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Medical Education Reform: Cure & Its Cost
Medical professionals rang in the New Year debating the implications of the National Medical Commission Bill tabled in the Lok Sabha. That it has now been sent to the standing committee should hopefully put some concerns to rest considering the bill.
Medical Education Reform: Cure & Its Cost

Medical professionals rang in the New Year debating the implications of the National Medical Commission Bill tabled in the Lok Sabha. That it has now been sent to the standing committee should hopefully put some concerns to rest considering the bill. Despite some of its good provisions, the bill was far from ideal and needed revision. Debate on medical medical education reform is not new. "This is a debate with a history," says a former health ministry official referring to nearly the decade spent on the issue by successive governments.

Many within the industry would remember around 2009, in her address to the Parliament, Pratibha Patil, the then President of India, talked of the need for a National Commission For Human Resources In Health (NCHRH). But then, not much happened thereafter. Sometime in May 2010, the government promulgated the Indian Medical Council (Amendment) Ordinance, 2010. This ordinance superseded the IMC Act, 1956 for one year with a newly constituted Board of Governors taking over the functions of the Medical Council of India (MCI). It was a six member board chaired by Dr Shiv Kumar Sarin. The IMC (Amendment) Act, 2010 replaced the ordinance in September 2010. The Amendment Act required, however, that MCI be reconstituted within three years from the date of supersession, by May 2013. By amending the Act in 2011 and 2012, the government twice extended the terms of the board of governors by one year at a time.

The ministry then apparently revived the announcement by the government and the whole exercise, as is being done currently, was followed, right upto the making of a bill. Called the NCHRH bill, it was moved in the parliament in 2011 and later sent to a standing committee, which returned it with some strong observations and seeking a fresh attempt.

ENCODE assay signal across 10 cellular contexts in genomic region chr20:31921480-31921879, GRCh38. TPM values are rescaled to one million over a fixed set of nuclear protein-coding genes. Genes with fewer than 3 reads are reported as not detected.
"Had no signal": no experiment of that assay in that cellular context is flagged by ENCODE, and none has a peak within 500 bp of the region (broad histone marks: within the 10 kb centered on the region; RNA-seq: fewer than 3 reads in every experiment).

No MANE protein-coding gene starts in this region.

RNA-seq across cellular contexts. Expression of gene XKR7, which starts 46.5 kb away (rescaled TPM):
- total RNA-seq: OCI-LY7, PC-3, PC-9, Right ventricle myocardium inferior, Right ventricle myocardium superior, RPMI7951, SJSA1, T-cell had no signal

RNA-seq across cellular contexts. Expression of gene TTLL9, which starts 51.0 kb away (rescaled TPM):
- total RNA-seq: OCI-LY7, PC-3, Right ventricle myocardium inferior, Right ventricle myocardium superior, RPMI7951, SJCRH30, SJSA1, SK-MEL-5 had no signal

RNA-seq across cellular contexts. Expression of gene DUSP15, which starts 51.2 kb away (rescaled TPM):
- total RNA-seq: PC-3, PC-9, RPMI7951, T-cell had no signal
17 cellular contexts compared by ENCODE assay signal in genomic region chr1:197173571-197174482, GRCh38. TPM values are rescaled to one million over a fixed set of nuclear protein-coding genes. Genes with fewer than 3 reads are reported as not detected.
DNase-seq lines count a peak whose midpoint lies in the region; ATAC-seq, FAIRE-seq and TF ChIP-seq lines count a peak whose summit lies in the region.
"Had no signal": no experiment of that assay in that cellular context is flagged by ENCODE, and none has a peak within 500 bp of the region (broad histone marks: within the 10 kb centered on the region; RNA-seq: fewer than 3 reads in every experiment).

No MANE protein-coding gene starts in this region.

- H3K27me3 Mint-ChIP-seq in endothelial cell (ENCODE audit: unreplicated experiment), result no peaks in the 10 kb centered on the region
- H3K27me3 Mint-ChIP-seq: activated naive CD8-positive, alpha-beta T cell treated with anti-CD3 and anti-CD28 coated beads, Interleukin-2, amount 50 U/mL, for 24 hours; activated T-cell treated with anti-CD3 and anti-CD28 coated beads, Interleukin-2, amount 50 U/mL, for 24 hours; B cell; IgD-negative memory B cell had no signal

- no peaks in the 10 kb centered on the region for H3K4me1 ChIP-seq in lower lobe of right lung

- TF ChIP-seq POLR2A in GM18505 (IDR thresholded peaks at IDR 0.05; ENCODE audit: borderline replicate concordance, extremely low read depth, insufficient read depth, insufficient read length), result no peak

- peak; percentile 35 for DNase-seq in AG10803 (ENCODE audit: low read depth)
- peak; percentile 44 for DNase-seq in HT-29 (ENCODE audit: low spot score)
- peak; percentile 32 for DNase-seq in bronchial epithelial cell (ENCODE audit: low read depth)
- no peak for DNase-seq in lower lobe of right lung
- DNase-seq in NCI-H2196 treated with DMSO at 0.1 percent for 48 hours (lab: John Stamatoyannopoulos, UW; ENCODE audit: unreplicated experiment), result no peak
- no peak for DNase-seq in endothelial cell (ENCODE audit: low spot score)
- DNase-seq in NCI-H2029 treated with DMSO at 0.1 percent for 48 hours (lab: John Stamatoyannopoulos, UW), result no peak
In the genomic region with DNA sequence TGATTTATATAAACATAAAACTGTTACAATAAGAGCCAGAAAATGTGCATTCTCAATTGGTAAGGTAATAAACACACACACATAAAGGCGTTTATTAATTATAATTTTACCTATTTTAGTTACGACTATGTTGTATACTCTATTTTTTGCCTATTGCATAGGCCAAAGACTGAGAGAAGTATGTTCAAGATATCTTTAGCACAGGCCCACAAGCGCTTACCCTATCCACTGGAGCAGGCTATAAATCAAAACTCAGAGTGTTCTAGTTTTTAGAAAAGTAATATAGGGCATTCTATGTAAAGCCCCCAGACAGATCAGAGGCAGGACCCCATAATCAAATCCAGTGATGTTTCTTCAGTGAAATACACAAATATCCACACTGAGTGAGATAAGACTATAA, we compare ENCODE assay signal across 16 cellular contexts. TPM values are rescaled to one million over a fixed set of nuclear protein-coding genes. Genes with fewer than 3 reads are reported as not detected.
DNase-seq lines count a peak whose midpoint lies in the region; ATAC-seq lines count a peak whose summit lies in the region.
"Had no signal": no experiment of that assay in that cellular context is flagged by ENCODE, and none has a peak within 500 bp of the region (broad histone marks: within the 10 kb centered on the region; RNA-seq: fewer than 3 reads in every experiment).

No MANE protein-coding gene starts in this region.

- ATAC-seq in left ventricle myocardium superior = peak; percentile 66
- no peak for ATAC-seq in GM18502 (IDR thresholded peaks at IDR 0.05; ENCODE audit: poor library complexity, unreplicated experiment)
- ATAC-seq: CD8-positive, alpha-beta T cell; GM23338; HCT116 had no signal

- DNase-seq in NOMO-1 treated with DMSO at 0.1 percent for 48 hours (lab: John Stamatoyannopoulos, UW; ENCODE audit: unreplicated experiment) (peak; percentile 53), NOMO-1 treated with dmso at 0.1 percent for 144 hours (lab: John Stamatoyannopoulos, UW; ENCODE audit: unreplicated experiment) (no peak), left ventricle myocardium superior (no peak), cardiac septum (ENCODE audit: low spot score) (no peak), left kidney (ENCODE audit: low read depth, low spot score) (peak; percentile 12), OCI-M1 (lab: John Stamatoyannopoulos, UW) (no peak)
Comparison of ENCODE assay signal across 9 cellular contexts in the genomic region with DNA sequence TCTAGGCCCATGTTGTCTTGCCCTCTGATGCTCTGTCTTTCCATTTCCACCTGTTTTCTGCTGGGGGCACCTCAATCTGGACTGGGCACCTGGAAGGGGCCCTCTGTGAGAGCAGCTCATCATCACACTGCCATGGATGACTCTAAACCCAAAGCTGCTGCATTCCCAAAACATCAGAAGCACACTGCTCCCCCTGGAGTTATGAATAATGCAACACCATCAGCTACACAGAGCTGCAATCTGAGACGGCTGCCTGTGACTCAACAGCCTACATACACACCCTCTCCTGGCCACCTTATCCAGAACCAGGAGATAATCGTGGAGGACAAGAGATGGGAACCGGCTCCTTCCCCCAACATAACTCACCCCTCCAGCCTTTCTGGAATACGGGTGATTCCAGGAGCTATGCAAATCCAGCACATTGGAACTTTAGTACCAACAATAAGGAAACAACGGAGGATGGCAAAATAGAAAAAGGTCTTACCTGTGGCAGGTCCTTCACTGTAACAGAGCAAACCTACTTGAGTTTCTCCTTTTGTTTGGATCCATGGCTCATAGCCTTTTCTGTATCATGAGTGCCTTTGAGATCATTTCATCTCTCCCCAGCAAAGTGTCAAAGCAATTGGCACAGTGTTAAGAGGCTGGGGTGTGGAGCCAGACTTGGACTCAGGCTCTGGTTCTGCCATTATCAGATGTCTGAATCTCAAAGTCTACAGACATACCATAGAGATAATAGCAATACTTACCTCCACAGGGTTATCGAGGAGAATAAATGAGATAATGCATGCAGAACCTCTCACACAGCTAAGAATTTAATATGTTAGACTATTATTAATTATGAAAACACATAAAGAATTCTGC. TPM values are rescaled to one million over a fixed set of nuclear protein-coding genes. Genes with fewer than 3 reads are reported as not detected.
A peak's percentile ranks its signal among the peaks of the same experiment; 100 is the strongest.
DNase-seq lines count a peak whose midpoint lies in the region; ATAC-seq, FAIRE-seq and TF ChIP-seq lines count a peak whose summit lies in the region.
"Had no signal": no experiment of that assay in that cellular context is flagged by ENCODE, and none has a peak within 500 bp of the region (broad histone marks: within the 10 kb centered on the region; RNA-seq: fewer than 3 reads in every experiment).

The MCI was thereafter reconstituted by a notification in 2013. Again, in 2016, the government constituted a committee on the Indian Medical Council (IMC) Act 1956 under the chairmanship of the Vice Chairman, NITI Aayog. The Committee was charged with examining all aspects of the IMC Act, 1956 and suggest reforms leading to improved outcomes in medical education in India. It included as members: P.K. Mishra, Additional Principal Secretary to Prime Minister,  Amitabh Kant, CEO, NITI Aayog andi B. P. Sharma, Secretary, Department of Health. Subsequently, a National Medical Commission was proposed and meant to replace the current MCI with the new body having a different structure and governance system.
 
So, where do we go from here? What needs to be watched now is how progress is made on two or three main issues: Primarily, the whole process of nomination of the board members. It is no brainer that unless, it is seen as one that is rigorous, objective and not susceptible to pressure from the government, the new arrangement may not take off. Second, is the hotly debated aspect that mixes up homeopathy and ayurveda with allopathy. A former senior official of the health ministry, who has looked at this subject in detail, said, without undermining the AYUSH system, you cannot use the Act to make an AYUSH doctor into an allopath.  Provision that the commission can frame appropriate bridge courses and maintain a register of AYUSH doctors who have cleared the bridge course and thereafter eligible to practice as allopath, is not done.

Equally debatable will be the provision around fees. This refers to the section 10 (i) of the bill that says: the commission can "frame guidelines for determination of fees in respect of such proportion of seats, not exceeding forty per cent., in the private medical institutions and deemed Universities which are governed by the provisions of this Act". This could keep the door open to raise the fees to exorbitantly for the rest and since it is not exceeding 40 per cent, it could theoretically be as low as fees fixation for just 1 per cent of the seats.

One positive provision is the common exit exam that all would-be doctors will need to clear before getting the clearance to practice. This will address concerns around need to ensure uniform quality across the country.  

The other bright spot in the bill is the  move to constitute four autonomous boards for under-graduate medical education,  Post-graduate medical education, Medical assessment and rating; and Ethics and medical registration.

One only hopes the bill sees the light of day for reforming medical education and not meet the fate of the NCHRH bill, which was also moved in the parliament and underwent a similar process.

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